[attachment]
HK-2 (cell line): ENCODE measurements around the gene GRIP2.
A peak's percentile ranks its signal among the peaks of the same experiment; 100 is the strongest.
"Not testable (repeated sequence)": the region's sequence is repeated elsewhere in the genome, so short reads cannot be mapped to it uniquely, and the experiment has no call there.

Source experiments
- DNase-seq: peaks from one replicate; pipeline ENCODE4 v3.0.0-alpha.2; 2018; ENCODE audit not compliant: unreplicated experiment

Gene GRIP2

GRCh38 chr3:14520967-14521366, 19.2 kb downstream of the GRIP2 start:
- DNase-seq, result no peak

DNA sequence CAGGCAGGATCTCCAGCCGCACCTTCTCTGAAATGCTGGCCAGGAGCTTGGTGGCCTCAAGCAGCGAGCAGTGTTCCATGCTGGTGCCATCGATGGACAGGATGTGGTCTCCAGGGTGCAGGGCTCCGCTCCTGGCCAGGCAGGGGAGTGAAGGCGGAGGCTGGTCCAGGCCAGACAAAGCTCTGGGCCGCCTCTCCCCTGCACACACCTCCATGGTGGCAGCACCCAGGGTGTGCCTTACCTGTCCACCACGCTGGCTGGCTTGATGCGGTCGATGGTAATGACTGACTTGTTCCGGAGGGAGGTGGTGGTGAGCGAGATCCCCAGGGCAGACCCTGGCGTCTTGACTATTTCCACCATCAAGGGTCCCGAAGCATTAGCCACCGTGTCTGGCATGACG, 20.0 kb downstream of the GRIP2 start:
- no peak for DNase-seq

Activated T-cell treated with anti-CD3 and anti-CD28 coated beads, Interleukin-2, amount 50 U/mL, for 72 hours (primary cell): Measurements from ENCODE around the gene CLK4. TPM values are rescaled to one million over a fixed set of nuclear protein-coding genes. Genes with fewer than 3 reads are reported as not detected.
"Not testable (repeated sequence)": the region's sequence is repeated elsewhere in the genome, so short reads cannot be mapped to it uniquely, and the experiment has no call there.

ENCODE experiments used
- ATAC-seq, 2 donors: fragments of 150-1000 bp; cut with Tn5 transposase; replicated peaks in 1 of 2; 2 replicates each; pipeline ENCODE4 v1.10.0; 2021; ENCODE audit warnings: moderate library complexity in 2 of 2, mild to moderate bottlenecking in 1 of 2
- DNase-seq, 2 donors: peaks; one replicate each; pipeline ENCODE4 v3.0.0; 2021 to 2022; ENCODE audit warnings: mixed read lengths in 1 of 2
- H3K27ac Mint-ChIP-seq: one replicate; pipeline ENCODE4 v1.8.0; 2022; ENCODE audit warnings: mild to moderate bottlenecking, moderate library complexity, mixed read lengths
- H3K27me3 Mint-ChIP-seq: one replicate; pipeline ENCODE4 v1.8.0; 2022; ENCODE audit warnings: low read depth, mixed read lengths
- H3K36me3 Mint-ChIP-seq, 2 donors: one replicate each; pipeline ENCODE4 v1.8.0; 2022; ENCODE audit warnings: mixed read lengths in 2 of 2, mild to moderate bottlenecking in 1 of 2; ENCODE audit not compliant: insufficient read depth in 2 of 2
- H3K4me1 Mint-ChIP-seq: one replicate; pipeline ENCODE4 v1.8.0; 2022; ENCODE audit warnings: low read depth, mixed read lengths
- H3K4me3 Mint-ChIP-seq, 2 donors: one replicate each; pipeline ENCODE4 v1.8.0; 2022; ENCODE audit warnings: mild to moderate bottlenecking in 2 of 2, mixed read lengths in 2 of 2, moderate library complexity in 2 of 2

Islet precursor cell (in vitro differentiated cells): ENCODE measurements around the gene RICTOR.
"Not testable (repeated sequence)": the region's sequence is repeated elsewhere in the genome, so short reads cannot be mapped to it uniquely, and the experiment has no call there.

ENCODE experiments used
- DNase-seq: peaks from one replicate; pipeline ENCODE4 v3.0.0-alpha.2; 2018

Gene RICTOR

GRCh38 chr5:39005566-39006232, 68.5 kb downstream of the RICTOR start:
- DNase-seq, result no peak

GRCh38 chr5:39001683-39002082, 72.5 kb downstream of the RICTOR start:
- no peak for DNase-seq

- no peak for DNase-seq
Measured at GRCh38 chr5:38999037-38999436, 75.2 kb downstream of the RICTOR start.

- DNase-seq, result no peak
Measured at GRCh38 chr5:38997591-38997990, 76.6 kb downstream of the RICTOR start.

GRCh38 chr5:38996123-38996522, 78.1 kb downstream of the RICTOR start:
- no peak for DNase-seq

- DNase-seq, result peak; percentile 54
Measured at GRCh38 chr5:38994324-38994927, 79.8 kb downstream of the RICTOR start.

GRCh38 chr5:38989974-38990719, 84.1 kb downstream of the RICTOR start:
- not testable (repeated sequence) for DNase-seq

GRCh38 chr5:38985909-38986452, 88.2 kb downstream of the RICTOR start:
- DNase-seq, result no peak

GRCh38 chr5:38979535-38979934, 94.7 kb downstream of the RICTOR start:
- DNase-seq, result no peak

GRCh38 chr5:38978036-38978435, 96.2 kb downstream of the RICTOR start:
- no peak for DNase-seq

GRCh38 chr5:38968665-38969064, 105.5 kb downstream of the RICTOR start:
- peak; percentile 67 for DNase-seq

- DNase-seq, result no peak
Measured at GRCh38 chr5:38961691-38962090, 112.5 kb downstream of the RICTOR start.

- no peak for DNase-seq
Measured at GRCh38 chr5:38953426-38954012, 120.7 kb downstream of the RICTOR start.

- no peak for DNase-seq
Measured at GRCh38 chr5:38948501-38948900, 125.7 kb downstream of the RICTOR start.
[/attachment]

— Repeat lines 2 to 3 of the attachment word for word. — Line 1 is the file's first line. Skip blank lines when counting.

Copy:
A peak's percentile ranks its signal among the peaks of the same experiment; 100 is the strongest.
"Not testable (repeated sequence)": the region's sequence is repeated elsewhere in the genome, so short reads cannot be mapped to it uniquely, and the experiment has no call there.